* A KPOP concert! Back in May, J got me hooked on the Korean pop group Seventeen. And while I’m admittedly a very new fan, I’m already in love. So when Seventeen announced they were performing in the Saitama Super Arena in July, of course J and I bought tickets (along with J’s friend from home who visited Japan mainly for the concert, and along with my best friend from home, who had never even heard of Seventeen but who happily let me drag her to the concert anyway since the concert dates fell during her trip). The concert was an absolutely incredible performance, and I fell even deeper in love. I hope Seventeen returns to Japan next summer, before I leave forever!
* My first Japanese health check. Everyone who works in Japan has a free annual health check (take note America), but I somehow missed mine last year. So this year was my first, and it was… something. I drove to a local sports park and joined the assembly line of other high school teachers in a series of tests. Height and weight measured, blood testing, hearing check… those were all standard. But I was a little surprised by how casually they handed me a cup to fill with urine… and then, after the subsequent bathroom visit, I was told to put my cup on a table—next to five other people’s urine samples—and take a seat as a nurse dropped little pH papers into all our pee cups in front of an entire room of people. Obviously I’ve done that particular test before, but never so… publically. And no one batted an eye. And then we all moved outside and boarded a bus—yes, a bus—to get x-rays. It was quite the experience.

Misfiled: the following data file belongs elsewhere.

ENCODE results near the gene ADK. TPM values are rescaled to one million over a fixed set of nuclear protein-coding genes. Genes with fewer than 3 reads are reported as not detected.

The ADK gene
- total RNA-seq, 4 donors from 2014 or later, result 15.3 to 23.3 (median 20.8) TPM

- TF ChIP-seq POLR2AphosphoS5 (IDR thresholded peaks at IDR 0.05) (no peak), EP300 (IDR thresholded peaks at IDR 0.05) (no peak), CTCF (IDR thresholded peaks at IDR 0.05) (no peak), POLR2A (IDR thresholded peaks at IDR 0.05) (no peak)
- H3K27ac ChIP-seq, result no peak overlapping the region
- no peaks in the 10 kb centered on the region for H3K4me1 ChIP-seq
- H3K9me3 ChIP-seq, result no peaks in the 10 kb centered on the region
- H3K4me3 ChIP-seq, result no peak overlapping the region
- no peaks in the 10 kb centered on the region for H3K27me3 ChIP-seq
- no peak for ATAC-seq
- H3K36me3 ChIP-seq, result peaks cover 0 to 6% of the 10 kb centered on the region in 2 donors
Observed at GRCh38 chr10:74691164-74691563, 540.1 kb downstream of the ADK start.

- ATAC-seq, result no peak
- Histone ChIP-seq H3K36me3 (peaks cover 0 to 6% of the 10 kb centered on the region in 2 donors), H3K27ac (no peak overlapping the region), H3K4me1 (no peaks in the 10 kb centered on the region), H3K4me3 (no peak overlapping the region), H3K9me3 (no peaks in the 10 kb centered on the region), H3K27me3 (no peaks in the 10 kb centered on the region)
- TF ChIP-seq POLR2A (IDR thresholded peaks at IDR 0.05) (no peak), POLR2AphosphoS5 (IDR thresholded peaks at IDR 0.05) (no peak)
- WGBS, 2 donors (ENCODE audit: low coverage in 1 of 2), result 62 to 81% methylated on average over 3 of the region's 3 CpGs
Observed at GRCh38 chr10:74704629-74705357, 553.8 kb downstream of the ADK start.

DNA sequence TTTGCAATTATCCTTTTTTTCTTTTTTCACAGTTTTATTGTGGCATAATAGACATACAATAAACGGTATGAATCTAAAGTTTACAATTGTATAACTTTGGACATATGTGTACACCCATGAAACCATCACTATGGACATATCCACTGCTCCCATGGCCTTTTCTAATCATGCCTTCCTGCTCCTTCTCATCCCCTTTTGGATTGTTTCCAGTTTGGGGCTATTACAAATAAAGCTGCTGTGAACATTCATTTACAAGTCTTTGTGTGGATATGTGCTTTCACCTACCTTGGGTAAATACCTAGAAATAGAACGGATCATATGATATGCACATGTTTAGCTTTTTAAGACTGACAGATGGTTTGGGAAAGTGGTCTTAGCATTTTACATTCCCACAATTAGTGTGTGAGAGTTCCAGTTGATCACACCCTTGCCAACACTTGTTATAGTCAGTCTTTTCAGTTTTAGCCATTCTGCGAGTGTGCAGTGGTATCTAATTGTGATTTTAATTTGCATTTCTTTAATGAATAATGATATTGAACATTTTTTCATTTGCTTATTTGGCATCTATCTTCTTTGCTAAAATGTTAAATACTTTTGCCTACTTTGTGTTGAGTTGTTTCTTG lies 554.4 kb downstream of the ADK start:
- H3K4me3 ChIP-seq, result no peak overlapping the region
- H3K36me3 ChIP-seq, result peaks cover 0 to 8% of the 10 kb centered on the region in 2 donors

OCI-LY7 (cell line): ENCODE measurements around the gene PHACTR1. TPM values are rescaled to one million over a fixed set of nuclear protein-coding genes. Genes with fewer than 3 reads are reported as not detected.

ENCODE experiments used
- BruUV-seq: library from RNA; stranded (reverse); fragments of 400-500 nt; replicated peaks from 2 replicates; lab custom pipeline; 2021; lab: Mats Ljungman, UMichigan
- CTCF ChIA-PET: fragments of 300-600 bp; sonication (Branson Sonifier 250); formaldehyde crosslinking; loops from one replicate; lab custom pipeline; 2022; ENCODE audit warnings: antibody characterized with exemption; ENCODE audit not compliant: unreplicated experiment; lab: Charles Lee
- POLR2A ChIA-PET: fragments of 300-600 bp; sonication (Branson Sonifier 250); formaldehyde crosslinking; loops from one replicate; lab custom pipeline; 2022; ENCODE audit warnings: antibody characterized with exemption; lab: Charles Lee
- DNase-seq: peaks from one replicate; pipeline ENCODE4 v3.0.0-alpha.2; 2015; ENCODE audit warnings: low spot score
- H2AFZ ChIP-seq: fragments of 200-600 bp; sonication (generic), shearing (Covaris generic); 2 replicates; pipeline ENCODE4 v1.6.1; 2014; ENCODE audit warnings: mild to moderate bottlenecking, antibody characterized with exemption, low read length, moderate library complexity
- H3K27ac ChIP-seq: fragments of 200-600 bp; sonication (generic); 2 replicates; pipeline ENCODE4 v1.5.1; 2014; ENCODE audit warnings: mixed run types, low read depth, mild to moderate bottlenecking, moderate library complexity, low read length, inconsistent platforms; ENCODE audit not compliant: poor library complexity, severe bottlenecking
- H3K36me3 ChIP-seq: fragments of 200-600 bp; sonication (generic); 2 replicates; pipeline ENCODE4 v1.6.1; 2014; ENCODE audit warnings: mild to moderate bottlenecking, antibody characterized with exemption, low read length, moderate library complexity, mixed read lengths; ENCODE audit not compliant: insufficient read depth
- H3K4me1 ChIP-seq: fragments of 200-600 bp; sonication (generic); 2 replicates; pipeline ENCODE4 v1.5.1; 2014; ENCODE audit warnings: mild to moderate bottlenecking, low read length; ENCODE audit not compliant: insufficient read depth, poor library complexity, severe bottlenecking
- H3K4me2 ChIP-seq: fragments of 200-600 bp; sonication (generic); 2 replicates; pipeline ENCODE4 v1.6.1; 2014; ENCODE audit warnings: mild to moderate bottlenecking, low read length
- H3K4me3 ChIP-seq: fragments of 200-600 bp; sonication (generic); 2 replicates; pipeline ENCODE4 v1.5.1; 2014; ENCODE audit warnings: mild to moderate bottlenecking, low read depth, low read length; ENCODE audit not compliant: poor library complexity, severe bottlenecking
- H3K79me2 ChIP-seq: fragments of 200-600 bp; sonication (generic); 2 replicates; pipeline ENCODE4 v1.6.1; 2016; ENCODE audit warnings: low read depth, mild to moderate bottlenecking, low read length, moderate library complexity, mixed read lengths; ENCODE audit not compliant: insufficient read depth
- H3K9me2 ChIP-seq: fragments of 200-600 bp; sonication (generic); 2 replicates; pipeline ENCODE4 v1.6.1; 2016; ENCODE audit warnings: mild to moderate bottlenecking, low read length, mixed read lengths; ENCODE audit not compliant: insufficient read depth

* A little lantern festival. J saw a poster in her city for a little local Obon event and invited me over so we could check it out. Of course, we went in with no expectations and as such were thoroughly amazed by the hundreds of hand-painted paper lanterns floating in or stacked alongside Koga museum’s river-like fountains. Some of the lanterns even had children’s stories painted on them! It was one of those special moments where the atmosphere is just memorable — a warm summer night, breeze rattling the willows, live flute music floating through the crowds as children and parents alike search for the lanterns that they had made..
* Return to America. The biggest event of the summer was my high school friend’s wedding. I flew back to the U.S. to spend 10 days with her and our other high school friends in Minnesota (where she lives now). It was basically a huge high school reunion for our friend group, since many of us have moved away from our hometown and haven’t gotten together in six years. The week before the wedding was spent catching up, midnight talks in the kitchen, reminiscing about the past and wondering about the future. The wedding itself was beautiful, full of dancing and laughter and fairy lights and bourbon lemonades and love. I also had the chance to see my parents and my grandmother while I was in Minnesota, so the trip back to the states was a lovely way to end the summer.